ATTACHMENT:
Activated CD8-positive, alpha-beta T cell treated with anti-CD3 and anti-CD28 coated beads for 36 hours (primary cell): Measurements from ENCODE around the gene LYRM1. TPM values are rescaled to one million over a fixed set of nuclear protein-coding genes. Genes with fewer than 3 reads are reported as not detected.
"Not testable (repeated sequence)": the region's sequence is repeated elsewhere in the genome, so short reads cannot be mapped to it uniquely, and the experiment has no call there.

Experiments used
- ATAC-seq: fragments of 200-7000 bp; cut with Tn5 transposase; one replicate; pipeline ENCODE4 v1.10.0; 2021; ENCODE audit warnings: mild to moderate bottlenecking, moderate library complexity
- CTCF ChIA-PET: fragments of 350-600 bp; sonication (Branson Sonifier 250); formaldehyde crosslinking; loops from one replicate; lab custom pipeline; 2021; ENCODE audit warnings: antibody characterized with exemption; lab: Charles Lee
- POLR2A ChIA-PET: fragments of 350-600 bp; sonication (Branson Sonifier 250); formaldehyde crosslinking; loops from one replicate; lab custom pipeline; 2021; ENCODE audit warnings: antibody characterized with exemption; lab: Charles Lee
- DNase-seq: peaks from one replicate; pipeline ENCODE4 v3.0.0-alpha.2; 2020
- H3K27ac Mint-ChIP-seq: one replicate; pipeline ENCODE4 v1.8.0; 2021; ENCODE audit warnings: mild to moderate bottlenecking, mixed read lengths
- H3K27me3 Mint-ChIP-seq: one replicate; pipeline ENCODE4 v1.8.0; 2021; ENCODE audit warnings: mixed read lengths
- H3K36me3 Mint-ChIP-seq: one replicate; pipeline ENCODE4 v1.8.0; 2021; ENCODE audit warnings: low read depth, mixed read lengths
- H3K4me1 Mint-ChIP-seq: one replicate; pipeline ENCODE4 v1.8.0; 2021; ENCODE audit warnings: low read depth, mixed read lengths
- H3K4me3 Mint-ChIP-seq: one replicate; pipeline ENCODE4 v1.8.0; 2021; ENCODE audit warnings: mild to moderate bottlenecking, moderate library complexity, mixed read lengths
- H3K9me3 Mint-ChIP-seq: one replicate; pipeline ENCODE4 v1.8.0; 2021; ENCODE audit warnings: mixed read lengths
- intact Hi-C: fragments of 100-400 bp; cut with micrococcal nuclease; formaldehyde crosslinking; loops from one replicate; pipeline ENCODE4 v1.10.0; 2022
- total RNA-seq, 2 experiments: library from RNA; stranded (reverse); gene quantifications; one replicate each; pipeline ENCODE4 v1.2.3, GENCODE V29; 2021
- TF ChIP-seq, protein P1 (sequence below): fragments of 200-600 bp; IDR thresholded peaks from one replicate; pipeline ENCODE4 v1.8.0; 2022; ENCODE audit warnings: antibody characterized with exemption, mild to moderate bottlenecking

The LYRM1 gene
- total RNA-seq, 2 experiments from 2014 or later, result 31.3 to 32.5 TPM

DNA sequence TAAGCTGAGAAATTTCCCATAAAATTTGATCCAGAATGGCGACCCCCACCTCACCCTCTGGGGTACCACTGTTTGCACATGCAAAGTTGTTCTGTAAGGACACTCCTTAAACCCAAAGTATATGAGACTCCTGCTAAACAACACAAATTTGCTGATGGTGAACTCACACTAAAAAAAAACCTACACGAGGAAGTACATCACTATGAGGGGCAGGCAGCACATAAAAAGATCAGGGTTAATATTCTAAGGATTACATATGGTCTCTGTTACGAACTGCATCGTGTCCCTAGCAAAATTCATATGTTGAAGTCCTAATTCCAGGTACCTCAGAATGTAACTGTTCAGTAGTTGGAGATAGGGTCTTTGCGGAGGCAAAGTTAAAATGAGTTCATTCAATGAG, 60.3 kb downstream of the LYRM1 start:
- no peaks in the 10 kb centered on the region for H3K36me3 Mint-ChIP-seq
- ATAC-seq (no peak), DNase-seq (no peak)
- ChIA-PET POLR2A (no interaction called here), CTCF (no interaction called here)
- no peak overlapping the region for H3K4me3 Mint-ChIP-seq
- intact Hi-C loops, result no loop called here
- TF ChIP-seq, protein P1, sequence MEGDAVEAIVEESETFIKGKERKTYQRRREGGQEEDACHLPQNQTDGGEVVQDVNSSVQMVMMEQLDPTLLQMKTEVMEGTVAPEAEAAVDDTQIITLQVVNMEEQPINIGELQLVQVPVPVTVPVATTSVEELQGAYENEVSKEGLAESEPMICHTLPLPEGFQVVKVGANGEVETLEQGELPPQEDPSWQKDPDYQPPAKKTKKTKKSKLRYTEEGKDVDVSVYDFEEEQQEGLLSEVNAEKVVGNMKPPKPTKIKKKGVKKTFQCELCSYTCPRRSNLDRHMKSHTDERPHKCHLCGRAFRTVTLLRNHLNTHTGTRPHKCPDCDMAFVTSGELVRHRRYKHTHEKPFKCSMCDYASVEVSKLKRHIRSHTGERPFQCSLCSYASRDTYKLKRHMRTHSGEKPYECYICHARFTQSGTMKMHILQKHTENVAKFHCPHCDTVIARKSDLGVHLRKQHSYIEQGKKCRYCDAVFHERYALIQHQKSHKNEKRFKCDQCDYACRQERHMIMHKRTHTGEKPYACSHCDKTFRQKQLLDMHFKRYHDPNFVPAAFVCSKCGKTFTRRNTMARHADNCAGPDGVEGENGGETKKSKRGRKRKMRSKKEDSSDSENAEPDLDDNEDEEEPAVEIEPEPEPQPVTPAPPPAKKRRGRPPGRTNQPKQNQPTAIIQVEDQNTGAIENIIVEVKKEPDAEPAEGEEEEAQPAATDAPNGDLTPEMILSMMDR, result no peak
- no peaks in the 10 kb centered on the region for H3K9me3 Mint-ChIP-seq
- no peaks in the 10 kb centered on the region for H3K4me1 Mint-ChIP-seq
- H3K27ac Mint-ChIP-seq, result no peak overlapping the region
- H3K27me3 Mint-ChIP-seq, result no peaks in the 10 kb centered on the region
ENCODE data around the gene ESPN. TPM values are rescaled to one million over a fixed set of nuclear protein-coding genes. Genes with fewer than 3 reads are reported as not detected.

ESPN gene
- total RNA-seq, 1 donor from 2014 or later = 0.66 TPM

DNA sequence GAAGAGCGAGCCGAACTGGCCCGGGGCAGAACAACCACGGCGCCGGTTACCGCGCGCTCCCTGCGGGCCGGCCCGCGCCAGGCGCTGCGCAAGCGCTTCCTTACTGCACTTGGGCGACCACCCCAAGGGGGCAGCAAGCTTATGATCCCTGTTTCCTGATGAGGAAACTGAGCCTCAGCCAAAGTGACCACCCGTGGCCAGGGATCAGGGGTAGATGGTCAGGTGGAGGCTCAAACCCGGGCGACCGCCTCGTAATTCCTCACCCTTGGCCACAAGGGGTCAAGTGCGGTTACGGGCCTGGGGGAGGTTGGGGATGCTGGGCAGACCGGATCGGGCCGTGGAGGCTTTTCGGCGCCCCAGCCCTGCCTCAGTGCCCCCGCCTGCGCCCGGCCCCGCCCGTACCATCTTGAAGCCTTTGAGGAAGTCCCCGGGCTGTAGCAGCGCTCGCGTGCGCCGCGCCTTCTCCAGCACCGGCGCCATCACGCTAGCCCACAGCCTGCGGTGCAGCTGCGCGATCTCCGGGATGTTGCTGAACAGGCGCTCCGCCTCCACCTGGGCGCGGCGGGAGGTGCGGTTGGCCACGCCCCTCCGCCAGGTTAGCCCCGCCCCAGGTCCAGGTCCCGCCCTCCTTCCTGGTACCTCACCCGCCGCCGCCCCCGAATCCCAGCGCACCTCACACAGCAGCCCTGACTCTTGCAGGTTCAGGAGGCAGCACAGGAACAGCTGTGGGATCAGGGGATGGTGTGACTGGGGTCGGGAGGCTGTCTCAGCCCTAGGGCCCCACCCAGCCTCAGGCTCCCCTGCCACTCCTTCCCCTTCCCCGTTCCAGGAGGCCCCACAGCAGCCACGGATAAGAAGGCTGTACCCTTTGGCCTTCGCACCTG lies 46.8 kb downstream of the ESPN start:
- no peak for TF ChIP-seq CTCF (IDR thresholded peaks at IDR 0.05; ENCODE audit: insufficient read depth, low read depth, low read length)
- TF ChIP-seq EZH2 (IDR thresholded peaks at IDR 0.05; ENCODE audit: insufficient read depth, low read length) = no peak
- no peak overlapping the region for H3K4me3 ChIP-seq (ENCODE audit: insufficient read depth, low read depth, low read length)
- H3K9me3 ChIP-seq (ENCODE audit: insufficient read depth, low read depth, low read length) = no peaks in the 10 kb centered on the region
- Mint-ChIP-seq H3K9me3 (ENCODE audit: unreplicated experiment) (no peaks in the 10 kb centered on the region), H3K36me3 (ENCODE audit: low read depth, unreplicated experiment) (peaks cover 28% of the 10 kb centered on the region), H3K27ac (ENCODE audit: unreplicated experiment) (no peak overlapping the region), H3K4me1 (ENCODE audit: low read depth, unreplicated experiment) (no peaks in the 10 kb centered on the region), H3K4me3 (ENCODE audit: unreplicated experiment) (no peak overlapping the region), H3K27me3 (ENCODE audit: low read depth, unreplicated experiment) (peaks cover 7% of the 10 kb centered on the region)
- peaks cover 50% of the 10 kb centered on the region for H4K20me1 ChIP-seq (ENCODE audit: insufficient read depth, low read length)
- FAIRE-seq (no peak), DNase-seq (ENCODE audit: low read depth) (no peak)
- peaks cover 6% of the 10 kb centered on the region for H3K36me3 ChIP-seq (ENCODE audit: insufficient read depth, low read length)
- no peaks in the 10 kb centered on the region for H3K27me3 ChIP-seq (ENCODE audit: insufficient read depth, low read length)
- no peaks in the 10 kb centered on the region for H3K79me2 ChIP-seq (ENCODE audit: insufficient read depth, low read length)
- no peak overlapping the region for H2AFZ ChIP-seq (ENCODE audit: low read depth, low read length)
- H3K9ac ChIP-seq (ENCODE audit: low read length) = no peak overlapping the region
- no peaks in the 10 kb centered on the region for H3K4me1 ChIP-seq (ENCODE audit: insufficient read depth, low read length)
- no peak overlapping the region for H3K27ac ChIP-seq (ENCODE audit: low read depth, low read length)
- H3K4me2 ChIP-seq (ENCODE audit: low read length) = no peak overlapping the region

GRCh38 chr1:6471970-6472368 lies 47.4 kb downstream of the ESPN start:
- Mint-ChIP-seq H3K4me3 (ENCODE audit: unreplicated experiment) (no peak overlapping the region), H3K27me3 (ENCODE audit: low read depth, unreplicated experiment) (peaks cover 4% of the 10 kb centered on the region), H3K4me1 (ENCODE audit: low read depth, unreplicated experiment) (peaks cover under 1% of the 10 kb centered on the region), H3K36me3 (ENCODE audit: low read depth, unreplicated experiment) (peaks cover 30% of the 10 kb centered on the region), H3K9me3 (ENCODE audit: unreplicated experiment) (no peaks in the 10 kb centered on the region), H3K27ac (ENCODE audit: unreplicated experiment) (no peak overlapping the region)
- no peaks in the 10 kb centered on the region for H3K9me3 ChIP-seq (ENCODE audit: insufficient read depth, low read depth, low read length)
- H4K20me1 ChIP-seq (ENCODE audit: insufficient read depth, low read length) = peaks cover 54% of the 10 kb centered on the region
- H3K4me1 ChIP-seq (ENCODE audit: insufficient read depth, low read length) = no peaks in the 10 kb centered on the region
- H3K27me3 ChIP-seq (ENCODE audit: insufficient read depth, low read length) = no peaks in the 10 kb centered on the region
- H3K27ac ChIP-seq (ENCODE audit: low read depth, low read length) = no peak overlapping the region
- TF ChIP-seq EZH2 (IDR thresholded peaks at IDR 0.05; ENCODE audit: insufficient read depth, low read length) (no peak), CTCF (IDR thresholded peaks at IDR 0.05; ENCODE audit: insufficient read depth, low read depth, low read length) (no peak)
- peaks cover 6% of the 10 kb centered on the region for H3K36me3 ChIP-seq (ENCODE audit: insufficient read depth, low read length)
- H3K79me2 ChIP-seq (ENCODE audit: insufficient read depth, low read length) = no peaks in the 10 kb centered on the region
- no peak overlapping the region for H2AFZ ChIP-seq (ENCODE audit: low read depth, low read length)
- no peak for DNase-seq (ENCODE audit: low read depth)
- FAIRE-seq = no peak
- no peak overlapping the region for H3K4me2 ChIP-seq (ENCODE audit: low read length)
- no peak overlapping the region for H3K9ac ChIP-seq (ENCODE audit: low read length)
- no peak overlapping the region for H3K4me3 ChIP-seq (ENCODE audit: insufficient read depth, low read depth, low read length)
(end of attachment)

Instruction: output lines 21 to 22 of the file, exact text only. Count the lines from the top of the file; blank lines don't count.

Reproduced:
- ATAC-seq (no peak), DNase-seq (no peak)
- ChIA-PET POLR2A (no interaction called here), CTCF (no interaction called here)